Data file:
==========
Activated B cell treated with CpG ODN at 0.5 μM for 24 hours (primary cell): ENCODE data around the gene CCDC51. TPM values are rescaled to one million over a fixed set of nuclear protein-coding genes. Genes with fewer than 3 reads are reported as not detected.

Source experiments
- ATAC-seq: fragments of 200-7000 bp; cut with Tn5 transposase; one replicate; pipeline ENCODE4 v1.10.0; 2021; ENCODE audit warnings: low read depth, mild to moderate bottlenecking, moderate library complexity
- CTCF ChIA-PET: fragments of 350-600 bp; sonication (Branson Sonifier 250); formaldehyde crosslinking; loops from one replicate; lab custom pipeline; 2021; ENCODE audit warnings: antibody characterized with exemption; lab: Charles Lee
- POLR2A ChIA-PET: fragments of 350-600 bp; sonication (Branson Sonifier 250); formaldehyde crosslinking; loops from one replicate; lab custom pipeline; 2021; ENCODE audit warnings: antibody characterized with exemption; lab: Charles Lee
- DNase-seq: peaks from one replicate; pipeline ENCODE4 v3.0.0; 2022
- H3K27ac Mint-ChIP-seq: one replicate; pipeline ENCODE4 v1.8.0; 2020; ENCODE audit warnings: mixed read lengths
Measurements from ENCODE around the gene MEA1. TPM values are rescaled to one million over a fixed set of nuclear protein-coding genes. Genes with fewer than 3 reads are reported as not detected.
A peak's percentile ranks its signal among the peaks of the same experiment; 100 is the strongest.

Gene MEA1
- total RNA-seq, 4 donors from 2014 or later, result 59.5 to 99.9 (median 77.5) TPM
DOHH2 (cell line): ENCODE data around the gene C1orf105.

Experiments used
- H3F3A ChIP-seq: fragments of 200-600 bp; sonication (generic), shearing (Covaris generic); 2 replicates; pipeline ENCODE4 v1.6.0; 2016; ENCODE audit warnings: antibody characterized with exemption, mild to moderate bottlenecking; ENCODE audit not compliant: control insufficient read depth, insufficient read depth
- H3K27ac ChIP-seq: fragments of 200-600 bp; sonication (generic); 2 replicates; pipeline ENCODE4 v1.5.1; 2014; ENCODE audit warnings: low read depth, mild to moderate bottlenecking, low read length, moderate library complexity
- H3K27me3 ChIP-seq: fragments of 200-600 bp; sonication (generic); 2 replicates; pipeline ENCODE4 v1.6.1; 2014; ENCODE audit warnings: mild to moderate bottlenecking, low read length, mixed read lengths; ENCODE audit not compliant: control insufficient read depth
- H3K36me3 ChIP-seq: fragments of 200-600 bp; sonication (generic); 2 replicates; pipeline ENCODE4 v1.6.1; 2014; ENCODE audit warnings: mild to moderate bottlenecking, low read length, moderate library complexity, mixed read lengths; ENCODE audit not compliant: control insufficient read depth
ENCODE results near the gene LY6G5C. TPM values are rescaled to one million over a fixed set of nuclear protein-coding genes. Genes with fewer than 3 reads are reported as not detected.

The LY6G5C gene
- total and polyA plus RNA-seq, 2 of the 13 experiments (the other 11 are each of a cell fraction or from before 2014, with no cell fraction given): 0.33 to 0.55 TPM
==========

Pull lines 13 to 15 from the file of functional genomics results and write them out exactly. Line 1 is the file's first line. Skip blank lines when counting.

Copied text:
Experiments used
- H3F3A ChIP-seq: fragments of 200-600 bp; sonication (generic), shearing (Covaris generic); 2 replicates; pipeline ENCODE4 v1.6.0; 2016; ENCODE audit warnings: antibody characterized with exemption, mild to moderate bottlenecking; ENCODE audit not compliant: control insufficient read depth, insufficient read depth
- H3K27ac ChIP-seq: fragments of 200-600 bp; sonication (generic); 2 replicates; pipeline ENCODE4 v1.5.1; 2014; ENCODE audit warnings: low read depth, mild to moderate bottlenecking, low read length, moderate library complexity